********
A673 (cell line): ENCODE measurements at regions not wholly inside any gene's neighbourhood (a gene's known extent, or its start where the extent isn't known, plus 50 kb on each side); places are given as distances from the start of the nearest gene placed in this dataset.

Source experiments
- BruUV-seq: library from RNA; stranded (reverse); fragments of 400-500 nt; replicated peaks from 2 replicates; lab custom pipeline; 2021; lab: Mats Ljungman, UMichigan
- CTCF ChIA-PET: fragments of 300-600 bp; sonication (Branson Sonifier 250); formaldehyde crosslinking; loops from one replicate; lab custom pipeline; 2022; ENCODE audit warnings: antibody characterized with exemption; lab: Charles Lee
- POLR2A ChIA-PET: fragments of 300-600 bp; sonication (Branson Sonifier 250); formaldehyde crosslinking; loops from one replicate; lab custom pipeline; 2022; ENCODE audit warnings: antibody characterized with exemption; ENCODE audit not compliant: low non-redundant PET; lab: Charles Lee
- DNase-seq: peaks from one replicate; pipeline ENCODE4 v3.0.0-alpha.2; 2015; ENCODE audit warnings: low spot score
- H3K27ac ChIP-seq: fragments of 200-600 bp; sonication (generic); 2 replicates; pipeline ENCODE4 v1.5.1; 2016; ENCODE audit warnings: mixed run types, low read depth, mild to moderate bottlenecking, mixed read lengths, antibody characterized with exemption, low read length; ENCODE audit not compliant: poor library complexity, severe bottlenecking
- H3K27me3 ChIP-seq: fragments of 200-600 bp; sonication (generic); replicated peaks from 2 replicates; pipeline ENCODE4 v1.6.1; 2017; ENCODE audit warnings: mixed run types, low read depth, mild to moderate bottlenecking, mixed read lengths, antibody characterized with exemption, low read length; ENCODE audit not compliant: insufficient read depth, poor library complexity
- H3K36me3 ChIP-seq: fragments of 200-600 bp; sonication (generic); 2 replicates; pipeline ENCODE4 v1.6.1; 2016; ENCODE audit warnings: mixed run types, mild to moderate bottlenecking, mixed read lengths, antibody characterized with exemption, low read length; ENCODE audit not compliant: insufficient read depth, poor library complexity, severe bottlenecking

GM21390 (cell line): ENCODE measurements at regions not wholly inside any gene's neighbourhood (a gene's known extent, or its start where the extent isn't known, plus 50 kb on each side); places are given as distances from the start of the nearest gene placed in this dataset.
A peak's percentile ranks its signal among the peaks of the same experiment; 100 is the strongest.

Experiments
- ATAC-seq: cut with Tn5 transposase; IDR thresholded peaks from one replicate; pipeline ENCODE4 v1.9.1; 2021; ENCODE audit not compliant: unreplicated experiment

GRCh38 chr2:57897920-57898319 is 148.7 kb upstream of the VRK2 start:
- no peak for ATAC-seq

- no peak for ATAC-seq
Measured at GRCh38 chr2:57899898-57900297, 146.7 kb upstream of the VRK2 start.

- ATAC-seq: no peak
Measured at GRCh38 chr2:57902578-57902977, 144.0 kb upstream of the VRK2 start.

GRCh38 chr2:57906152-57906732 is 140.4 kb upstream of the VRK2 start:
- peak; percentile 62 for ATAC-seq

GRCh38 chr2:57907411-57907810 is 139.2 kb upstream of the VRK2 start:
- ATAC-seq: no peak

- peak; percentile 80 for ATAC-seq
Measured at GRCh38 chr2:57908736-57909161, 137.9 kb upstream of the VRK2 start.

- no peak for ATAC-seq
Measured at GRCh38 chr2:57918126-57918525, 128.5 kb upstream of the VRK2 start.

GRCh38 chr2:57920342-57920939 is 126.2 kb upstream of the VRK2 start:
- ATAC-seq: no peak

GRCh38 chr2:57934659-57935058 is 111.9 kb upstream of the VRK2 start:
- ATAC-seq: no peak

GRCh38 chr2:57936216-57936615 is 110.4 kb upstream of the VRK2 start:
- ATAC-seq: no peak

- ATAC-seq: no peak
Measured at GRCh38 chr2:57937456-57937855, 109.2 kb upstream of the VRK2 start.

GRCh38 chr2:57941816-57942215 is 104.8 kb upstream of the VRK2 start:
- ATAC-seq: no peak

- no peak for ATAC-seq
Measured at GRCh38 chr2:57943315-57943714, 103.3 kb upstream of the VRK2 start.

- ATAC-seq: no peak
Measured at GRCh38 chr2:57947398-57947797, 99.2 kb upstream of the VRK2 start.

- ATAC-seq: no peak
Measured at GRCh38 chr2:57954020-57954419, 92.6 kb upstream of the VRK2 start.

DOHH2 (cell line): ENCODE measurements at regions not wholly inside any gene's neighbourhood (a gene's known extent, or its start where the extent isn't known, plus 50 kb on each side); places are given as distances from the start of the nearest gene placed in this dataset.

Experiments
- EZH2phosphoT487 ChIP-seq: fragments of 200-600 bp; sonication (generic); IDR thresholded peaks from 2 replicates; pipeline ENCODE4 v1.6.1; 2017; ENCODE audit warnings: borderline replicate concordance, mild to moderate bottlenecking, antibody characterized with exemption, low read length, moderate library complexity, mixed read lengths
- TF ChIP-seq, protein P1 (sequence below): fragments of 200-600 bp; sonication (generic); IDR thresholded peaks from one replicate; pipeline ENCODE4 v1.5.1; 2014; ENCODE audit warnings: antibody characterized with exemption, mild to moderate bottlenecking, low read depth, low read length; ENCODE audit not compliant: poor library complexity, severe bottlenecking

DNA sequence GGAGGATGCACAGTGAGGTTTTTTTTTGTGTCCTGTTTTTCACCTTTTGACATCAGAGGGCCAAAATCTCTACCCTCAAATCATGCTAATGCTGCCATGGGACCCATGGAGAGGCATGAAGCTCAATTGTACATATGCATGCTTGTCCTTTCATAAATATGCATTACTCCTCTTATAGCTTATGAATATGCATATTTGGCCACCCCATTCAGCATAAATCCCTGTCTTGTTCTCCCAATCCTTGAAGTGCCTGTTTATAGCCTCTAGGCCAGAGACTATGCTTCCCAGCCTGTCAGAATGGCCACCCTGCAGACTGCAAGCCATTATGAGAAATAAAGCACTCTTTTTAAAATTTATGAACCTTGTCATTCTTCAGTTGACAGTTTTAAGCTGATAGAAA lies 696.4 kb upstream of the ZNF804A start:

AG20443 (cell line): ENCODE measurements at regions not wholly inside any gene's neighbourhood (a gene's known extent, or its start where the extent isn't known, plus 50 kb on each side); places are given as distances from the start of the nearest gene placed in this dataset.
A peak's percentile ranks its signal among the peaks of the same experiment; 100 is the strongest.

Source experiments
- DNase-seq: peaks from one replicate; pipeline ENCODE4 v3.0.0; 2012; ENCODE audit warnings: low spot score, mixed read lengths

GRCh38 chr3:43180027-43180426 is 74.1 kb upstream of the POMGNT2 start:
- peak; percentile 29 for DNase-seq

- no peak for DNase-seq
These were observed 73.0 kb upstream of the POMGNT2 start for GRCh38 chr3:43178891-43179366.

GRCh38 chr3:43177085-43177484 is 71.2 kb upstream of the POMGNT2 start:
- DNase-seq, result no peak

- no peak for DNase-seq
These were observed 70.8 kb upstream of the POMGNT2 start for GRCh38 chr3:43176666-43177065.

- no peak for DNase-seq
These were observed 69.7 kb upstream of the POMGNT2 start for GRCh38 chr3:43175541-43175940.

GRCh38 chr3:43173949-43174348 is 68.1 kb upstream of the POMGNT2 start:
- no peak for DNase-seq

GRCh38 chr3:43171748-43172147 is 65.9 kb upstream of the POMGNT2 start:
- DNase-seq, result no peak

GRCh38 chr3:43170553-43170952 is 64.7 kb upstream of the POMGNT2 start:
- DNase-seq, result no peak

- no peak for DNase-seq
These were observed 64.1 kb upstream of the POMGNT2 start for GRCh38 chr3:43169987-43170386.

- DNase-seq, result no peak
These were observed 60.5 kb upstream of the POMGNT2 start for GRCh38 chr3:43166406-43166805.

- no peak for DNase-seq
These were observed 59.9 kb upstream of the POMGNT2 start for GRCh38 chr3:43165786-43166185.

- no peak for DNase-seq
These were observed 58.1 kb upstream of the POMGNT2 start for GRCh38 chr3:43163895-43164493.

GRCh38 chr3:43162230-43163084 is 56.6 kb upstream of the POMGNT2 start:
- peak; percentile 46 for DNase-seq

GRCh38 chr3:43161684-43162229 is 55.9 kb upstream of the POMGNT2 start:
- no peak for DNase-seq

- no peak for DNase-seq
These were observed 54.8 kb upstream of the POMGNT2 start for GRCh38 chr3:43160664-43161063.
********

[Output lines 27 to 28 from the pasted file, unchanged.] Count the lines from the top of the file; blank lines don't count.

Measured at GRCh38 chr2:57918126-57918525, 128.5 kb upstream of the VRK2 start.

GRCh38 chr2:57920342-57920939 is 126.2 kb upstream of the VRK2 start: